Study Guide

Filling Station Love

By Elizabeth Bishop

Love

and greasy sons assist him
(it's a family filling station) (11-12)

They're working together! What's more loving than that?

(Embroidered in daisy stitch
with marguerites, I think, (31-32)

Someone took care to make an intricate pattern on the doily. And we're betting it wasn't the greasy sons. Embroidery takes time and care. For someone to make this doily, they have to have cared, at least a little bit, about the space it was going to call home.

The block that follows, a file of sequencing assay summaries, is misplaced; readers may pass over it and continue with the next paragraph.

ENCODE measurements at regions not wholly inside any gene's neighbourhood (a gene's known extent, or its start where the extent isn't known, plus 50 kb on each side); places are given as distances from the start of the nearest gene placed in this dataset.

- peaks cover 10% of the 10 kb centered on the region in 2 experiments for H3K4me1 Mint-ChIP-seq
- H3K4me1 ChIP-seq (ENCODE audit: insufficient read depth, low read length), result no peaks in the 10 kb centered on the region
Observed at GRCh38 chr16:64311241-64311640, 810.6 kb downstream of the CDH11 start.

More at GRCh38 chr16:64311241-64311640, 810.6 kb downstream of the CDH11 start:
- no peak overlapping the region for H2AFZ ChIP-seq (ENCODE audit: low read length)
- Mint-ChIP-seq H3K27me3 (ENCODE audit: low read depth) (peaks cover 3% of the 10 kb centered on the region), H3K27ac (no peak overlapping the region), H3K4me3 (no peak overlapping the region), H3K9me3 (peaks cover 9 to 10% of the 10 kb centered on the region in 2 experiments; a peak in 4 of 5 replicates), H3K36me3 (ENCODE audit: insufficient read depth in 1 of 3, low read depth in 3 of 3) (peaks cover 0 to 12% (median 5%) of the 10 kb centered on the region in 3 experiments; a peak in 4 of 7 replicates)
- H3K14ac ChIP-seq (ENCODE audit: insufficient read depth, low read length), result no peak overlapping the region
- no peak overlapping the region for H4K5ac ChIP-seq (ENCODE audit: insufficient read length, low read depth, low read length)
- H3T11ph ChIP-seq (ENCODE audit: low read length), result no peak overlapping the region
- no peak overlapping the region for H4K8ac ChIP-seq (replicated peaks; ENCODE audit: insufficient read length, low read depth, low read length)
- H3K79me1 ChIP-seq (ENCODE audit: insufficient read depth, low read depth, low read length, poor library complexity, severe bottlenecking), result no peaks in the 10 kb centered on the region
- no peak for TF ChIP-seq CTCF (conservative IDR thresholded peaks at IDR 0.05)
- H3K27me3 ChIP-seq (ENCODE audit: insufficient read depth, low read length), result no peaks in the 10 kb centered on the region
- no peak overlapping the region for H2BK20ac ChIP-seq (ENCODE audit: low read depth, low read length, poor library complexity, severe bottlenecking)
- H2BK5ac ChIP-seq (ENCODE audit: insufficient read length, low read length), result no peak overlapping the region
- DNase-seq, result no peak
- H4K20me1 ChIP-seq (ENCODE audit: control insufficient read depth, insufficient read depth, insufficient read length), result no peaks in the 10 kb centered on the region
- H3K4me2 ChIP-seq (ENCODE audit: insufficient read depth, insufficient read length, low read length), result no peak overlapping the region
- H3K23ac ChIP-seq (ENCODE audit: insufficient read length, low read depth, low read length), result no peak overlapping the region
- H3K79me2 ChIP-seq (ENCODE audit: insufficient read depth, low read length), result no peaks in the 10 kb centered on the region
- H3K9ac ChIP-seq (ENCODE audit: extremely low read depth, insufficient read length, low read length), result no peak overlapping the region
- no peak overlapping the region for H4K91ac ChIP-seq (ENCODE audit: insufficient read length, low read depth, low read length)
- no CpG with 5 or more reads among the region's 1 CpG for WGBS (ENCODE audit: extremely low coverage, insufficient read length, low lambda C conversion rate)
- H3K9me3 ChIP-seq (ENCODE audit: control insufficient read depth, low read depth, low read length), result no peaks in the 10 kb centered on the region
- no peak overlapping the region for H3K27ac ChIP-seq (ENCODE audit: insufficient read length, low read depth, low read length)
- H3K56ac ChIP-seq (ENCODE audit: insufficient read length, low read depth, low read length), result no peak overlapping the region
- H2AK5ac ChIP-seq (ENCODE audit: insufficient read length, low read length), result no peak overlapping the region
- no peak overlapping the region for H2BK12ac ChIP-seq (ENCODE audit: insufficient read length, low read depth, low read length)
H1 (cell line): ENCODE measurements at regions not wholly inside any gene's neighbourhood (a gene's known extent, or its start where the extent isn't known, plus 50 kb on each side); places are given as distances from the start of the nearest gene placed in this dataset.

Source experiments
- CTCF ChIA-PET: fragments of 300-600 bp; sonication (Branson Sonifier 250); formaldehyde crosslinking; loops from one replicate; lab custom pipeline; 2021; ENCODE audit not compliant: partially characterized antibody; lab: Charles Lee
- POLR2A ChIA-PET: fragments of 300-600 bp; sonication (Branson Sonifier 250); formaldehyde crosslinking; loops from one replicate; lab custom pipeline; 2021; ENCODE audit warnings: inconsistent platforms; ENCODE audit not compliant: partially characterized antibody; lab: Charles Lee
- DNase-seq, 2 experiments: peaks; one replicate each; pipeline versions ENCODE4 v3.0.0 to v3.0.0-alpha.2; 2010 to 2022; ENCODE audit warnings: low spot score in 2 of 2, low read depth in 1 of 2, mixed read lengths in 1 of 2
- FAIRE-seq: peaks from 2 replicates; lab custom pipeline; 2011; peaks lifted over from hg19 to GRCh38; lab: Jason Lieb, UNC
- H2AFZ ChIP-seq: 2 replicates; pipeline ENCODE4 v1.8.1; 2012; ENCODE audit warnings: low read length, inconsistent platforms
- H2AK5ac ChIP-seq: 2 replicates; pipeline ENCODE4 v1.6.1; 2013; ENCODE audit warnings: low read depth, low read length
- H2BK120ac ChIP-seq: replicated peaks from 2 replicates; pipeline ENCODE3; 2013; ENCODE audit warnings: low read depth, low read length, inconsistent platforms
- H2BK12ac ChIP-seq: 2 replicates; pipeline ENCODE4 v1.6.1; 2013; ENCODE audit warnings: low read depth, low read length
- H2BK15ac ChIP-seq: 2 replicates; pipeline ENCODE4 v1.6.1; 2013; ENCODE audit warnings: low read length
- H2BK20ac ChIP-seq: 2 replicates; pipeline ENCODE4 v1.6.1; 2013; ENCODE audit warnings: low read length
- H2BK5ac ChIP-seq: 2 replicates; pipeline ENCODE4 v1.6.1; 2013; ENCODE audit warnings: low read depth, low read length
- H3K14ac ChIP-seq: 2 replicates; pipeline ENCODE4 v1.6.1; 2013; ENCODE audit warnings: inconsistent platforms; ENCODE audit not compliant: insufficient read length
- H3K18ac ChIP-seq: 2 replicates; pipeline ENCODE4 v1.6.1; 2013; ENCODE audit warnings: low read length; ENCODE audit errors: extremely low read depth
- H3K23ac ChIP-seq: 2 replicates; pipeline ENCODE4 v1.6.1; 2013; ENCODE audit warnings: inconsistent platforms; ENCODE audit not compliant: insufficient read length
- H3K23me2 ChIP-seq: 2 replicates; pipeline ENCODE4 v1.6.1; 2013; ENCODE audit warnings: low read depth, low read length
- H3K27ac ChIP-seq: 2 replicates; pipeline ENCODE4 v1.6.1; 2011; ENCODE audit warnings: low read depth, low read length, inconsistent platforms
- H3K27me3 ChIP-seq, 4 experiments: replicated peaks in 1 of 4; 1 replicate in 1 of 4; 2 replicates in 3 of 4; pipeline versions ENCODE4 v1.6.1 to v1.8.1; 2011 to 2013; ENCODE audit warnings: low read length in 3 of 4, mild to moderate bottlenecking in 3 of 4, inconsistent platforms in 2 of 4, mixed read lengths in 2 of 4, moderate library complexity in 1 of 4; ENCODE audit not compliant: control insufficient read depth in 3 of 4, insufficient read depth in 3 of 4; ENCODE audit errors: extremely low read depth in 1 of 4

Somebody embroidered the doily.
Somebody waters the plant, (34-35)

Even though this place is kind of a dump, somebody's putting at least a little love into it.

[…] cans
so that they softly say:
ESSO-SO-SO-SO
to high-strung automobiles. (36-39)

The way Bishop puts it here, it seems as though the oilcans love the cars. And suddenly, there's a tenderness added to the scene.

Somebody loves us all. (40)

This says it all, don't you think? There's love for every person and thing, even in a cruddy old filling station. This definitely rings out as the Big Message line. The question is, is the speaker being sarcastic here? Or just plain old corny?

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